Ukraine FM: Moscow is playing ‘hunger games’ with the world
Phnom Penh (Cambodia), November 12 (AP) Ukrainian Foreign Minister Dmytro Kuleba urged Southeast Asian countries to secure political and material support in his country’s fight against Russia, while accusing Moscow on Saturday of playing “hunger games” with the world by delaying shipments of Ukrainian grain and other agricultural products.
Kuleba told reporters on the sidelines of the Association of Southeast Asian Nations summit that with a deal allowing Ukraine to export grain and fertilizer set to expire on November 19, the world was to pressure Russia not to oppose its extension, saying Ukrainian products were essential. in Africa and Asia.
However, more than just pursuing the deal, Kuleba accused Russian inspectors of “quiet sabotage”, saying they were intentionally dragging their feet in allowing shipments through.
Not only must Russia “continue to be part of the initiative, but it must also ask its inspectors to act in good faith and avoid any measure, any measure, which creates obstacles and hinders the export of products Ukrainian agricultural products to the world market,” he said.
“Russia should – must – stop playing hunger games with the world.” The Kuleba country was invited to the ASEAN summit for the first time this year and signed a peace deal with the group of nations with a combined population of nearly 700 million people.
Many member countries have so far been reserved in their stance towards the invasion, condemning the war but generally trying to avoid assigning blame. Eight of the 10 ASEAN countries voted in favor of the UN General Assembly resolution condemning Russian aggression, with Vietnam and Laos abstaining.
Kuleba said the signing of the ASEAN agreement was a strong message of support from the group, while adding that “the litmus test is the … vote in the UN General Assembly for resolutions relating to to Ukraine”. ASEAN is made up of Cambodia, the Philippines, Malaysia, Indonesia, Laos, Singapore, Thailand, Vietnam, Brunei and Myanmar, although Myanmar rulers are not allowed to participate in ongoing meetings due to the ongoing violence in the country and its lack of effort in implementing the group’s peace plan.
Kuleba said he was using the occasion of the Phnom Penh summit as “an Asian tour”, meeting with ASEAN members and non-members like Australia to plead for more political support, aid equipment – such as transformers and generators to repair those destroyed in the fighting – and improved food security and trade.
He spoke the day US President Joe Biden arrived at the talks, and Russian Foreign Minister Sergei Lavrov was also present.
He said if Lavrov asked to meet him he would be prepared to consider the request, but blamed Russia’s approach to the talks so far as a “smokescreen for its continued aggression on the ground”. “Ukraine will win, it’s only a matter of time and price,” he said. “And yes, some gains are made militarily, but some of Ukraine’s gains will be made diplomatically.” But, he said, in all discussions, “the territorial integrity of Ukraine is not something that can be discussed.” Earlier, UN Secretary-General Antonio Guterres said he had made it clear to summit participants that it was important to establish the conditions for a resumption of dialogue between Ukraine and Russia, and ” gradually begin to envision a future where peace will prevail”. “Not just any kind of peace,” Guterres said. “A peace based on the values of the United Nations Charter and a peace based on international law.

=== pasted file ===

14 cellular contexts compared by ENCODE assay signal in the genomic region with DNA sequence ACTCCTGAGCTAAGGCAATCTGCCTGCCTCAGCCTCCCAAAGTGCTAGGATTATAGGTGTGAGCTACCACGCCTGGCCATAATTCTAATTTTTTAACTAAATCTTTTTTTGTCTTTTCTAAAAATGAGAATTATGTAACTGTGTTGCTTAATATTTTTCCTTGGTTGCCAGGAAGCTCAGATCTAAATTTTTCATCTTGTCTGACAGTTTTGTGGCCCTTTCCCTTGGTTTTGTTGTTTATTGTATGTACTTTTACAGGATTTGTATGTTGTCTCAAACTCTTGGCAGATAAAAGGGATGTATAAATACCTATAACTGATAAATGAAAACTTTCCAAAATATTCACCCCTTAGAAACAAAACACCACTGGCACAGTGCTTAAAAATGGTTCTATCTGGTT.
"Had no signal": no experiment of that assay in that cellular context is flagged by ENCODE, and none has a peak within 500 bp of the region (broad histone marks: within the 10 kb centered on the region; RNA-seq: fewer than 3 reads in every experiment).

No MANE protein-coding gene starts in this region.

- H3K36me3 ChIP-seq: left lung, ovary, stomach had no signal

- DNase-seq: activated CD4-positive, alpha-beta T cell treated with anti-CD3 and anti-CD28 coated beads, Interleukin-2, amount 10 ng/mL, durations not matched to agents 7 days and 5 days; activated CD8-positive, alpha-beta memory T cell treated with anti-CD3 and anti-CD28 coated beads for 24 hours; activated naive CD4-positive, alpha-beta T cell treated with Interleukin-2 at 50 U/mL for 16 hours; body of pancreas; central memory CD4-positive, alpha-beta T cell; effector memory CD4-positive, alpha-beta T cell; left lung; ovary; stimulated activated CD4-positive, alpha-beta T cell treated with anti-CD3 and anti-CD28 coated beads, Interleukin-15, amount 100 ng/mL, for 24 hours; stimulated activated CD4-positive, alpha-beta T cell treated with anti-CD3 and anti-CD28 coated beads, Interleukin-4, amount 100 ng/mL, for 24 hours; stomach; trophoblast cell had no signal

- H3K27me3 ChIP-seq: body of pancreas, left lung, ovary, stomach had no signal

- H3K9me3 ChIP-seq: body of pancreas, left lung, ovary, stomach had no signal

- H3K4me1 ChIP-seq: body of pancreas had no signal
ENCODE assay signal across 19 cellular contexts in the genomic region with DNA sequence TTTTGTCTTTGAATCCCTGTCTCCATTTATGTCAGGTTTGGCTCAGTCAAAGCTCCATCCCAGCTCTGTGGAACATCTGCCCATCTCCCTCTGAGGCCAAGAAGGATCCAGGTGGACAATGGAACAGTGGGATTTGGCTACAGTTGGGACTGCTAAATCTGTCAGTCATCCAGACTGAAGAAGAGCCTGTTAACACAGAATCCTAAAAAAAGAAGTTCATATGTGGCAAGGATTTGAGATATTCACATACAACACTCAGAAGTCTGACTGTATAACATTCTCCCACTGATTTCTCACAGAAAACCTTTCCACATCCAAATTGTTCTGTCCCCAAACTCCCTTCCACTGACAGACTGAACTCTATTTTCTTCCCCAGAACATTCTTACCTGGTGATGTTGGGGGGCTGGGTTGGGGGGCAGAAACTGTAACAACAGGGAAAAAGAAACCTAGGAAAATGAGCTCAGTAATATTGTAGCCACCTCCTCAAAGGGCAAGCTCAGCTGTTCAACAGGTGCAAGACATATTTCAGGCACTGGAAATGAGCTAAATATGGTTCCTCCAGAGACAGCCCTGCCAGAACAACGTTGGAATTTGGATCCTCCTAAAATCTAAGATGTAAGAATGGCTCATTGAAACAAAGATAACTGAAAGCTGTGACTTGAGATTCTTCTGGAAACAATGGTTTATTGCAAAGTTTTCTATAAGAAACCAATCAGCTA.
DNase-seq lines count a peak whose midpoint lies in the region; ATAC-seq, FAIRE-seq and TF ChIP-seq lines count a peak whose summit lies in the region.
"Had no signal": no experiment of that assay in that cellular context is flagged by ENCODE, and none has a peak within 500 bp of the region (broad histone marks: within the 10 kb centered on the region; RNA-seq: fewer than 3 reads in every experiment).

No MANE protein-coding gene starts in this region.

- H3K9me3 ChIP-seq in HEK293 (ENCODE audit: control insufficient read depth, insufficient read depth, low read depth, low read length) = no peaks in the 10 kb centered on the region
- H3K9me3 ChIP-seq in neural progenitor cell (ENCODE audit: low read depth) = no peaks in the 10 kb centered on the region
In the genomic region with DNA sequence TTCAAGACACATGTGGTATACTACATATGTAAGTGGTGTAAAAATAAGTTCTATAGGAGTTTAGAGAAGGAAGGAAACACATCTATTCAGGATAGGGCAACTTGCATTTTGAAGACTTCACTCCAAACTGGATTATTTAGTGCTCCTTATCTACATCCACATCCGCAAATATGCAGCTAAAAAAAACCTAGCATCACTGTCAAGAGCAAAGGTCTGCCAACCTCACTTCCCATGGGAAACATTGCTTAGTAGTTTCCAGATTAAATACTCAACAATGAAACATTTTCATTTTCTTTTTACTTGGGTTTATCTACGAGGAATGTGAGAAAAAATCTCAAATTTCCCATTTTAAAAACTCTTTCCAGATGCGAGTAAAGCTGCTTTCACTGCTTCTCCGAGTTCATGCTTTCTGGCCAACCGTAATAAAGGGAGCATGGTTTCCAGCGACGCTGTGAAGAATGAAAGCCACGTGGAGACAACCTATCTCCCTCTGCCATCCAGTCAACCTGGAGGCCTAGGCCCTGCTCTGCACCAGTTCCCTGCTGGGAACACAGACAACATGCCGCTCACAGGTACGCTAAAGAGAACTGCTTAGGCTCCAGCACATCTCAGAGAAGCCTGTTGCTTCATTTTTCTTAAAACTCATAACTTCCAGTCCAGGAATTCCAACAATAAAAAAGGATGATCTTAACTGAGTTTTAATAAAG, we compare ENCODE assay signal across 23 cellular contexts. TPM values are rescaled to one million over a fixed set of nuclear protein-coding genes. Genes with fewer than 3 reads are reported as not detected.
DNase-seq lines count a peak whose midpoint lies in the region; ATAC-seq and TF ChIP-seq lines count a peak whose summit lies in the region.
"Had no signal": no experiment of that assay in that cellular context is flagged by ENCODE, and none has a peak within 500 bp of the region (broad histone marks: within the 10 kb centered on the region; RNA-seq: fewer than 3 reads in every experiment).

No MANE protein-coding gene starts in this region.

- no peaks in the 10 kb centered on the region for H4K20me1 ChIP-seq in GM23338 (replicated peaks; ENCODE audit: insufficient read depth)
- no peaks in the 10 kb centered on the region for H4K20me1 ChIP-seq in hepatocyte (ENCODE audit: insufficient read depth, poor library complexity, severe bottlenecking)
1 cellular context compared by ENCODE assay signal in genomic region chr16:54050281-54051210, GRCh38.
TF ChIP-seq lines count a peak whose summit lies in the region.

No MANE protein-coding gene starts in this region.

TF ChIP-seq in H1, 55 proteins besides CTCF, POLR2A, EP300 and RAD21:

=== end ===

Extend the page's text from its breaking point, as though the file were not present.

In other comments, Guterres said the world had failed Myanmar and expressed hope that ASEAN would be able to pressure the member state to comply with its peace plan in next year.
ASEAN leaders agreed on a plan on Friday that largely requires Indonesia, when it takes over the group’s rotating presidency in 2023, to develop measurable indicators and a timetable for Myanmar to implement. the so-called five-point consensus for peace.
Indonesia has been one of the ASEAN countries that has most openly expressed the need to do more to resolve the situation in Myanmar, and Guterres told reporters that he believes “the Indonesian government will be able to to move the agenda forward in a positive way”. ASEAN’s decision announced on Friday includes asking the UN and other “external partners” for help to support the group’s efforts. Guterres said he hoped UN special envoy for Myanmar Noeleen Heyzer would work closely with his ASEAN counterpart to end “dramatic human rights abuses” in the country.
“Everyone has failed when it comes to Myanmar,” said António Guterres. “The international community as a whole has failed, and the UN is part of the international community.” ASEAN peace plan calls for immediate cessation of violence, dialogue between all parties, mediation by ASEAN special envoy, provision of humanitarian aid and visit in Myanmar of the special envoy to meet with all the parties.
The Myanmar government initially accepted the plan but made little effort to implement it. (AP) MRJ
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